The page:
Too many now-familiar images by Chagall, Miro, Agam and Appel; too many Dalis-and dollies stuffed into mason jars-lend a nagging feeling of deja vu to most of the 150 exhibits at Wash Art '79, the fourth international show at art dealers at the D.C. Armory, through May 7.

But there is also much worth seeing, and as usual, it is in the booths of dealers who show unique objects. Many of the best are from Washington, and for the price of a Metro ticket on the New Carrollton line (plus admission to the fair) one can sample the current stock of more than a dozen widely dispersed area galleries.

Outstanding, as usual, is the joint Ewing, Sander, Lunn Booth, which is showing a fine array of photographs by the young and the famous. Most of the new talent comes from Kathleen Ewing, formerly a private, at-home dealer who has just opened a new gallery under the Whitehurst Freeway, at 3020 K St. NW.

Middendorf/Lane is giving exposure at the fair to Washington newcomer Robin Rose, along with better known artists Joe White, Sam Gilliam and Leon Berkowitz, and really old masters such as Thomas Hart Benton and Stuart Davis. Barbara Fiedler has a handsome booth featuring Dorothy Preston, Carroll Sockwell, John Cunningham and Vint Lawrence, while Jack Rasmussen has concentrated on the dramatic paintings of Reginald Pollock, including a striking new triptych.

The little-known Gallery Amerasia (based at 2142 F St., NW)-a 15-artist co-op of Asian painters, printmakers and photographers who live in the area - is showing some charming watercolors in the traditional Chinese mode by Hsien-Ming-Yang. The woodcut portrait of Abraham Lincoln surrounded by the Gettysburg Address written in Chinese Characters is surely the most unusual piece at the fair.

Ramon Osuna is showing his worst side in a display of paintings by John Stewart, all femal e rumps tightly wrapped in satin. A badly lit sculpture by Emillie Benes Brzezinski sets incongrously nearby.

Art fairs are designed chiefly to give print publishers and dealers working in mass markets a chance to supply each other with stock. (The public, however, is encouraged to browse and buy, and in some cases to haggle.)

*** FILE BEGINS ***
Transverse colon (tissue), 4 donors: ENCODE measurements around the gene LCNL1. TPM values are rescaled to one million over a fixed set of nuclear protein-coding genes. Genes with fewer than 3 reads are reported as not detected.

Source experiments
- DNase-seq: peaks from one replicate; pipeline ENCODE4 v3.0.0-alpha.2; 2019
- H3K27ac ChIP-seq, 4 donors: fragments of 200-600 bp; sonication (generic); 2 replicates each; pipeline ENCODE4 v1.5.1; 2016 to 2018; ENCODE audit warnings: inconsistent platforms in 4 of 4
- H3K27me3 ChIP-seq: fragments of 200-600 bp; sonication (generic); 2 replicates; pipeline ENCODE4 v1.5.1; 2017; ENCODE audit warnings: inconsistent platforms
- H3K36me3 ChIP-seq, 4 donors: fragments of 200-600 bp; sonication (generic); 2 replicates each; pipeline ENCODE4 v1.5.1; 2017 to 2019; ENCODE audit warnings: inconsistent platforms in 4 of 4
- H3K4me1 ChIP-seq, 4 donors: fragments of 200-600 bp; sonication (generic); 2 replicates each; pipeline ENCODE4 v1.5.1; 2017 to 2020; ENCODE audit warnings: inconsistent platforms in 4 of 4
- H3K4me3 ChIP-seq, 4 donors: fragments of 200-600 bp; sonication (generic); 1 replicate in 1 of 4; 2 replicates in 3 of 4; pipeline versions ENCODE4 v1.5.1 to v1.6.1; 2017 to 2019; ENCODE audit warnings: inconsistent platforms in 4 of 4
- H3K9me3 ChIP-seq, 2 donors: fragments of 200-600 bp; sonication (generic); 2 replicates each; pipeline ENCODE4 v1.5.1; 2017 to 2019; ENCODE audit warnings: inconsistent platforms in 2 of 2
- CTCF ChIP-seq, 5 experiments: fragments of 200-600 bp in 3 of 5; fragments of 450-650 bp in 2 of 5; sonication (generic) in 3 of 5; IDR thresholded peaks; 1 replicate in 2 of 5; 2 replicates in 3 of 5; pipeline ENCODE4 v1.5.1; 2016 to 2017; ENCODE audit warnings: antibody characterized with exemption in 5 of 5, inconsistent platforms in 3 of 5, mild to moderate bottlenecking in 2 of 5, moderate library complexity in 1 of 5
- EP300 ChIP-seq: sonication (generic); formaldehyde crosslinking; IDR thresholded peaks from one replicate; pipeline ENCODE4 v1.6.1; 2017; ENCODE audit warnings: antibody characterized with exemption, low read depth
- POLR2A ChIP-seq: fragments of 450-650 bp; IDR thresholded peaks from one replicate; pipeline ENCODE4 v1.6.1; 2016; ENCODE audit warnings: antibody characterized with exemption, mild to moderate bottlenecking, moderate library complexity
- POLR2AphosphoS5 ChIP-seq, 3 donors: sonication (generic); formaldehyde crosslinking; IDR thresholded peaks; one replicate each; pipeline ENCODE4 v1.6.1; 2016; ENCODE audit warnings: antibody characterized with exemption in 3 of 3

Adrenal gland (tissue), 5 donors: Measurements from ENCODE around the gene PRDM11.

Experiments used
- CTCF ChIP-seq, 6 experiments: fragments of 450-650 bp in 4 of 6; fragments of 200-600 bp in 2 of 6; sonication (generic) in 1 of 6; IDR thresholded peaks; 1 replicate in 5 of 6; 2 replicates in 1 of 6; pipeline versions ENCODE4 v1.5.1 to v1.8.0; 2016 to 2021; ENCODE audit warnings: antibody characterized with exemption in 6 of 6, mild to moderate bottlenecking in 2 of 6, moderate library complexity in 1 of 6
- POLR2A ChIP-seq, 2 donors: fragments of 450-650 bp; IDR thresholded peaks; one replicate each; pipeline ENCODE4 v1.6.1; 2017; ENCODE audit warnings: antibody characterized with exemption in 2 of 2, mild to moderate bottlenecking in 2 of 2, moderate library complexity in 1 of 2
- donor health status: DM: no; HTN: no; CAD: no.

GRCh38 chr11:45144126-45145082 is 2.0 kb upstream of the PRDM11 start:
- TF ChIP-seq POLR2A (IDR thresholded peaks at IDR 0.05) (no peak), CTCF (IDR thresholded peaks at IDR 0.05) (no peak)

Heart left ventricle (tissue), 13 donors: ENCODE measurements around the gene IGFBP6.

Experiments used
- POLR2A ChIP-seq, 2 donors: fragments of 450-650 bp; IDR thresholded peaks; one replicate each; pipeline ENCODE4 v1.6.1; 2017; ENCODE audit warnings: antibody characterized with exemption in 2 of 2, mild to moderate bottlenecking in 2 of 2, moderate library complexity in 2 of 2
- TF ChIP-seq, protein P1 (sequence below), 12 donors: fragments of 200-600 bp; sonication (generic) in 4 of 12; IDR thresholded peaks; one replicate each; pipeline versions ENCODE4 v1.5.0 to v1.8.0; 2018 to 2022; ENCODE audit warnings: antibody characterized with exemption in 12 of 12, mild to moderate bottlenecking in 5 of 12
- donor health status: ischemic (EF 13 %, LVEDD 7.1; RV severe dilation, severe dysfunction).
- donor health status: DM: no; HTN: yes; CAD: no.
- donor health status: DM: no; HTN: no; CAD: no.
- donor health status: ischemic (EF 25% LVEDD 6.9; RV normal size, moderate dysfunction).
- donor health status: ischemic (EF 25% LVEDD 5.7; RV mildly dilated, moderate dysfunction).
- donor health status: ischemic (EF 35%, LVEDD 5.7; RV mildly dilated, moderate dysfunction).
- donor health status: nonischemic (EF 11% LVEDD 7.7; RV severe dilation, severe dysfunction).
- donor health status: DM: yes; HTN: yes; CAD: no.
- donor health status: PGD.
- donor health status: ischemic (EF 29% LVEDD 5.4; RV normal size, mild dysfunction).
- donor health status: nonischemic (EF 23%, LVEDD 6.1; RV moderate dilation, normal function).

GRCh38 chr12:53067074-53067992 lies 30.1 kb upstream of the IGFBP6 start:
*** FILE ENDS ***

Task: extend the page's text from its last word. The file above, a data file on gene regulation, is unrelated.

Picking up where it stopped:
Among the print publishers are some of the finest. Petersburg Press is featuring several images by David Hockney, among others, while Jacobson of London is showing beautiful color screenprints by William Tillyer. Sidney Janis Gallery Editions is showing three-dimensional multiples by George Segal and Tom Wesselman, along with the Brooke Alexander, Landfall Press and Maeght Editeur all are worth a visit.

Among out-of-town dealers, Jacques Kaplan from New York has come to be counted upon to provide something first rate, and this year's entry, cunningly entitled "The Museum Island", keeps up the standard with seven important works, including a large black wall by Louise Nevelson, several paintings on paper by Richard Lindner, and a major painting by Larry Rivers called "Dutch Master I."

Other out-of-town dealers of note are Judith Posner of Milwaukee and Dolly Fiterman of Minneapolis. Fiterman is showing several prints by the inimitable William Crutchfield. Spectrum Gallery of Vienna, Austria, has several images by Hunterwasser and decorative prints by a Yugoslav named Rabuzinov. Among the many tapestry exhibits, Muhelyart of Switzerland's is the most impressive, notably for one work based on a painting by Paul Klee.

The art fair always turns up some new wrinkle in the business of art and its satellite businesses. Just inside the entrance to the exhibit hall is a man touting "The Collectors Card," a new credit card that will advance a purchase up to 40 percent of his gross annual income to buy art - with interest, of course. The card alone costs $50 per year.

"Does anyone actually buy these?" the man was asked.

"Would we be here if they didn't?" he replied.

The fair continues through Monday, May 7. Hours are noon until 9 p.m. every day. Tickets are $3; children under 12 are admitted free. A helpful catalogue is available for $3. CAPTION: Illustration, no caption.